Hylian Skirmishes. Hyrule Warriors: Definitive Edition Review

Definitive Edition

Our Hyrule Warriors friendship story is the main epic of the summer. Colorful advertising materials for the game promised top-notch entertainment, and last year’s experience of getting acquainted with it Fire Emblem Warriors He suggested: pour the same soup into the “Zelda” plate, and you will be happy. Excited by fantasies on the subject, I didn’t even resist when I was chosen as a volunteer to write a review. After all, what could possibly not like it there?

The hour C came, and I didn’t like almost everything. The game made a, to put it mildly, bad first impression, and further relations developed with creaking, weekly breaks, and attempts to convey the popular argument “aaaa boring” to the management. The latter, however, remained unyielding and demanded the promised text until the conditional dawn. Well, or at least until the end of summer, if everything is really bad. There was nothing to do, the banquet needed to continue.

And here’s the funniest part: the forced attempts of 15-20 minutes gradually turned into full-hour sessions, and those – into round-the-clock sitting in front of the TV. Contrary to common sense, it hooked me, and I spent much more time in the pointless Dynasty Warriors than I should have. But now I can confidently say that the game, although not bad, is mediocre in every aspect.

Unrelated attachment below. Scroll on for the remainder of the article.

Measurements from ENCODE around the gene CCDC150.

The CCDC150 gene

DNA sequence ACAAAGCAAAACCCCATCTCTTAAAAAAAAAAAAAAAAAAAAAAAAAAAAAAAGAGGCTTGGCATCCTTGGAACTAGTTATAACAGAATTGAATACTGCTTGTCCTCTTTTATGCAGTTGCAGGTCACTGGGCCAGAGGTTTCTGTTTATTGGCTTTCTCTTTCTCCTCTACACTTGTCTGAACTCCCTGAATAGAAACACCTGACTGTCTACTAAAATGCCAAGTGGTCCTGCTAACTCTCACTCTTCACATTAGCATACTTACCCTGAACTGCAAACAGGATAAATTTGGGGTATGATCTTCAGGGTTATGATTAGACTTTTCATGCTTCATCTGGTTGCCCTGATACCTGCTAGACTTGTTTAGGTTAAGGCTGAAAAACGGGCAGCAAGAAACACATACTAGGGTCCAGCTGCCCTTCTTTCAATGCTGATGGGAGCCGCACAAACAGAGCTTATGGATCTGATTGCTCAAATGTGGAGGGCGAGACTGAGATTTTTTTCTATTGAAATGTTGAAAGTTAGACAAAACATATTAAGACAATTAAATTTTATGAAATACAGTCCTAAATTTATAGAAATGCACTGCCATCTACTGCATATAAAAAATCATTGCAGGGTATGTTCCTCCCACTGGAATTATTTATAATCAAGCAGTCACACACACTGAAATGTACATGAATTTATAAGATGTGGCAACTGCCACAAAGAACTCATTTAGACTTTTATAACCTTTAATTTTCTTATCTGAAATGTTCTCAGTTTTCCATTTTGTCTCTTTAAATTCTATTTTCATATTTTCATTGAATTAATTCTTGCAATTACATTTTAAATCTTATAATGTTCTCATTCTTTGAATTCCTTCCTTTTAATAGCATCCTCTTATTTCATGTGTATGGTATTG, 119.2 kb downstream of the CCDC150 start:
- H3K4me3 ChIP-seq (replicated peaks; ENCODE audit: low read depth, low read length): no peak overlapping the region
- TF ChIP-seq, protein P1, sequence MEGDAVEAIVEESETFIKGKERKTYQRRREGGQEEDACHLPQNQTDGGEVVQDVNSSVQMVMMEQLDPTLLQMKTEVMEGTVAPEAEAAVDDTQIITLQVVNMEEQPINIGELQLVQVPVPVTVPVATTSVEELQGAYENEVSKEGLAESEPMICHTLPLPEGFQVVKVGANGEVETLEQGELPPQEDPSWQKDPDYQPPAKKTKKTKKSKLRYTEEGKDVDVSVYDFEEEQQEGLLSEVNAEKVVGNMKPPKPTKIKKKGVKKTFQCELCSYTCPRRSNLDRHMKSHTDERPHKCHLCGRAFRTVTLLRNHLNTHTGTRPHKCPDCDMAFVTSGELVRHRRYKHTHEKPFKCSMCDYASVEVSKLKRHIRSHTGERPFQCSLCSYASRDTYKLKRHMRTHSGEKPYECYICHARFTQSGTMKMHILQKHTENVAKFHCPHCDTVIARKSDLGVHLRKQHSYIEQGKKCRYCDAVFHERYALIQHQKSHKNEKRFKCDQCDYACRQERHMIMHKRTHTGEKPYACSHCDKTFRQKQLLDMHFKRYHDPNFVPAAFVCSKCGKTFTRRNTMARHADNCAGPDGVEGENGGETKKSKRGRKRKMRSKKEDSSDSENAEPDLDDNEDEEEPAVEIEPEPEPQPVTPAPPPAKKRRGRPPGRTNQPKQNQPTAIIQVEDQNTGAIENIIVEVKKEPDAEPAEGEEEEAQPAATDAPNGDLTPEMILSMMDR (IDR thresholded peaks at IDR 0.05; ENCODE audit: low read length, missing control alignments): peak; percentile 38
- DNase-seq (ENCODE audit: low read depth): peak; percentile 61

Super attack in Hyrule Warriors

I want to try new heroes, at least to see their super strikes that burn everything alive within a few meters radius.

The fact that slightly more recognizable fantasy anime heroes are performing instead of fantasy anime heroes does not fundamentally change the layout. The methodology remains the same – to clash all the somewhat well-known characters from the source material and hope that the mountains of fanservice somehow cover the gaping hole instead of a plot. The local script is almost more schematic than Marvel crossover films, so there is no need to expect any interesting interaction between generations of The Legend of Zelda. They are gathered here solely for the sake of massive and merciless combat.

The standard program is executed without a hitch: there are large arenas, there are forts that need to be captured, and of course, there are thousands of enemies who obediently fly away from your touch. Considering the centuries-old history of Warriors, this achievement is not that great, but any iteration of the series’ signature gameplay is always great. The ideas laid at its foundation are just too good.

Midna's powerful abilities

Cuccos wreaking havoc in battle

Well, the authors captured the essence of “Zelda”.

Surprisingly, the characters are meticulously developed. Unlike Fire Emblem Warriors, where many squad members turn out to be shameless “copies”, here each character has a unique move set, and if you’re lucky, an additional weapon type. The flip side, however, is that it’s not interesting to play as everyone: compared to the swift attacks of Link or Impa, for example, Agitha’s abilities seem slow and frankly boring.

Nevertheless, the roster helps diversify an otherwise monotonous process of clicking on moblins and other registered merchandise. You want to try out new heroes at least to see their super strikes that burn everything alive within a few meters – it’s an extremely soothing spectacle, I must say.

Unfortunately, apart from the beautiful combos, Hyrule Warriors doesn’t offer much. The mission structure is still unoriginal: escort, capture, defend, find out that the main villain is not the main one, kill the main villain, repeat. Fire Emblem Warriors, suffering from the same ailment, at least compensated for it with a wide range of tactical possibilities; here, the range of available actions seems limited. No duets, no clever equipment combinations, no intricately composed orders to spice up the primitive meat grinder with Triforces.